The result was My Favorite Monster, a brilliant, hard-charging collection of originals and covers that merges energy from a variety of sources — jazz, blues, psychedelic rock, hip-hop, R&B, EDM and world music of every stripe — into a fiercely compact trio setting. (The guitarist is joined by bassist Chris Gaskell and drummer Nathan Ellman-Bell). There’s a considerable feeling of experimentation and openness throughout these tracks, and Sivan certainly isn’t kidding when he points to his time in India as an eye- and ear-opening experience.
“It was just this particular moment in time that I decided I really wanted to explore other things,” said Sivan. “India was definitely a moment when I was like, OK, I’m going to really explore music seriously. I’m not going to listen to just jazz.”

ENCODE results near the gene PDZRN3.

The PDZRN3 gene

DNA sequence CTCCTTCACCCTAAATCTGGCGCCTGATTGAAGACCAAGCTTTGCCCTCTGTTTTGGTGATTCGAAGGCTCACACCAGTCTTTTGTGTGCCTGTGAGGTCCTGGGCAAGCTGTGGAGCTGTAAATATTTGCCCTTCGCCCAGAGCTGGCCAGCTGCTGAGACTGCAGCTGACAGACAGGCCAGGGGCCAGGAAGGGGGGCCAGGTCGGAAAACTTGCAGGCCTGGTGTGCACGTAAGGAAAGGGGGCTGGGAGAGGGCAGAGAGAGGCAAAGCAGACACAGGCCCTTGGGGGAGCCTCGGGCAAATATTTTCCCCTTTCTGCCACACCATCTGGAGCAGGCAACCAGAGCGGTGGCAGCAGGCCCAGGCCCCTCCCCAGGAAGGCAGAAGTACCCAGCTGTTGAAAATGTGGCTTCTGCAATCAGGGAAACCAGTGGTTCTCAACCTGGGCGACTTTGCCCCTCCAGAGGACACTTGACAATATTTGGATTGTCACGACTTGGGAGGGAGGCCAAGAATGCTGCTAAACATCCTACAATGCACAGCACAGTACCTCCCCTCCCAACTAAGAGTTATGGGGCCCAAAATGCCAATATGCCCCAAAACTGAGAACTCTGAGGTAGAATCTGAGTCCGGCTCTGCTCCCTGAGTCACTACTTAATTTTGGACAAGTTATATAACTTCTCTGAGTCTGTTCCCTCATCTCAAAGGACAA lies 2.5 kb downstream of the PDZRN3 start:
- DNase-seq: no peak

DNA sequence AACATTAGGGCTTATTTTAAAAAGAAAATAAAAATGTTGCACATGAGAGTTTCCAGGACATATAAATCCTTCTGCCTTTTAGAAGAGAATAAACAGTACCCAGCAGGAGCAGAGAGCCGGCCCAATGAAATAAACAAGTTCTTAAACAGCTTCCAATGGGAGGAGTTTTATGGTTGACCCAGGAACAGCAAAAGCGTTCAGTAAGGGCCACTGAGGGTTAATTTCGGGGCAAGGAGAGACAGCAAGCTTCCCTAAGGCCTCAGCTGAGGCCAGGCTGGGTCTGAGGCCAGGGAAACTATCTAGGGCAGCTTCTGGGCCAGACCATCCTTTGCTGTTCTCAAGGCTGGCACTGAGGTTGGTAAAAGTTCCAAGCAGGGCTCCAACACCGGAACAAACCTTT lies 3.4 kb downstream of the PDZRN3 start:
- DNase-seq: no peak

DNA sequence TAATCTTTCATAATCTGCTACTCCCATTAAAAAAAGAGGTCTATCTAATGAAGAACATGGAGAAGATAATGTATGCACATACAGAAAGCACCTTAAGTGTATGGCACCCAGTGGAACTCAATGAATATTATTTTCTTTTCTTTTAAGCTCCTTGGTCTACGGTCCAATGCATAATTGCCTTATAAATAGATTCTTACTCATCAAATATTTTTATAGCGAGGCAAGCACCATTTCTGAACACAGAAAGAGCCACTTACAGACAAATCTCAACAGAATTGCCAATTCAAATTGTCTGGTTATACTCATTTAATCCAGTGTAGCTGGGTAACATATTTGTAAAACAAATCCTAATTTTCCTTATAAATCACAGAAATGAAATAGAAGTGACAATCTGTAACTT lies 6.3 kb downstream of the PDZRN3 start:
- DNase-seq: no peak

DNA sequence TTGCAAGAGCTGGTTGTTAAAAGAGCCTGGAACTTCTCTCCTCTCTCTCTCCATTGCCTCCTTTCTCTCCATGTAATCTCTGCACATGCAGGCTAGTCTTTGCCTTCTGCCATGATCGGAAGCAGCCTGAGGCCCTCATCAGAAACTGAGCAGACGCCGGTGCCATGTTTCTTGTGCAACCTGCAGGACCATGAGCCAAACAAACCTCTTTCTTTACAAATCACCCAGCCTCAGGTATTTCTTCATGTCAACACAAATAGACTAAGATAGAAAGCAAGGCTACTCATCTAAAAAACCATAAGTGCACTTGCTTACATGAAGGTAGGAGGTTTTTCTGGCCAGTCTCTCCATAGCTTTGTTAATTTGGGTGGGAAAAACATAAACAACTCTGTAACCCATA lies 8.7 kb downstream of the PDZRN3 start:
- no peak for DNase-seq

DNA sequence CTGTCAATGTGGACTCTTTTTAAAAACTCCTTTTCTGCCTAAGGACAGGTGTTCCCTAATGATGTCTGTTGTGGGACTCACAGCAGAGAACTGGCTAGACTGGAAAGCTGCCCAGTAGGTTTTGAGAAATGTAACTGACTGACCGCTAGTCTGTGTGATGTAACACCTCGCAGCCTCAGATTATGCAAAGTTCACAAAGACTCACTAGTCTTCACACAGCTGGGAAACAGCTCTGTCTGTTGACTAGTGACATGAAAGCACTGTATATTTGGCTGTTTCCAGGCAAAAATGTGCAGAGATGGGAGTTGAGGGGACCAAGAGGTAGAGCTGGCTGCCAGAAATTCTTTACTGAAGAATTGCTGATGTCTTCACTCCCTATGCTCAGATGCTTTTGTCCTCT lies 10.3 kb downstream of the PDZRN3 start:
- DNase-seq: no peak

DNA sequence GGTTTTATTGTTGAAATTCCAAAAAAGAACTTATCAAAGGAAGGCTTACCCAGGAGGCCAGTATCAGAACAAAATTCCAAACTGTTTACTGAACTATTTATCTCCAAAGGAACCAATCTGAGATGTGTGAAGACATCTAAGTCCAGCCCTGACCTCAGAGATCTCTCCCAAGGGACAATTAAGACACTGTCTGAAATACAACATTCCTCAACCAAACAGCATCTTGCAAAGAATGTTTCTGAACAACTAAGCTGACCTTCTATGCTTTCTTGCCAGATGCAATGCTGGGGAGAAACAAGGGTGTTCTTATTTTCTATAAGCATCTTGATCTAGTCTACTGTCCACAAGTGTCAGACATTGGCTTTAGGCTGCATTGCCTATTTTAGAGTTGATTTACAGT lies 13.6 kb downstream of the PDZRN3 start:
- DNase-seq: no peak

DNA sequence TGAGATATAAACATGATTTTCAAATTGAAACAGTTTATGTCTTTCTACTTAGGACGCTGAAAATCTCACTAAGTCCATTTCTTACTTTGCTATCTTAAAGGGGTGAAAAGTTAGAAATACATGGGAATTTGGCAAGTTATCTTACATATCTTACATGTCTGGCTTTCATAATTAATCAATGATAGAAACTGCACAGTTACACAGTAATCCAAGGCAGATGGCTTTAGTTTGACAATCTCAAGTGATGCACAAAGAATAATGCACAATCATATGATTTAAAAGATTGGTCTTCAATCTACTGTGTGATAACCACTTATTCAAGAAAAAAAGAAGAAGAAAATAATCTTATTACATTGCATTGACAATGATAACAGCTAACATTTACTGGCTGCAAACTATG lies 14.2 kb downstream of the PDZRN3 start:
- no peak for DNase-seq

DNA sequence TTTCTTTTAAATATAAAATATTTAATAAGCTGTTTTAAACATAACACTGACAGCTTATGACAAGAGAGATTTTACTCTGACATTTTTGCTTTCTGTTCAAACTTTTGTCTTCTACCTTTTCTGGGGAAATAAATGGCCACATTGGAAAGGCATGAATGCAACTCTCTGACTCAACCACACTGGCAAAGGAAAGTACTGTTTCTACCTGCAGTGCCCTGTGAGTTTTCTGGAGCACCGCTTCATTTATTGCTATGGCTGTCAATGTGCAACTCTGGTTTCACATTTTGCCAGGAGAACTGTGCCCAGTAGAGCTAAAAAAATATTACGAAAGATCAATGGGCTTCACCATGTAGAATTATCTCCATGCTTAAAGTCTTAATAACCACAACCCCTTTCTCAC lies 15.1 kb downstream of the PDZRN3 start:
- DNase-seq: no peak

He recounts one episode of going for a run early in the morning and discovering the music of hip-hop duo Migos. “That album [Culture II] had just dropped, and it was just so authentic,” he said. “On my run, my students would sometimes come with me, and they would want to know what I was listening to, expecting Coltrane or something like that. And when I told them Migos, they were all pretty surprised.”
Hip-hop wasn’t the only discovery Rotem made in India. He also developed a taste for anime, or Japanese-style animated TV shows. On nights when he was particularly homesick, he would turn on an episode of Princess Mononoke to settle his mind. “I liked how clear it was: Good versus Evil, that kind of thing. And I liked the clarity and intensity of the animation, too. But anime also has a lot of depth, and it’s interesting to see how different animators do very different things. It was just a universe I wasn’t used to and wanted to explore.”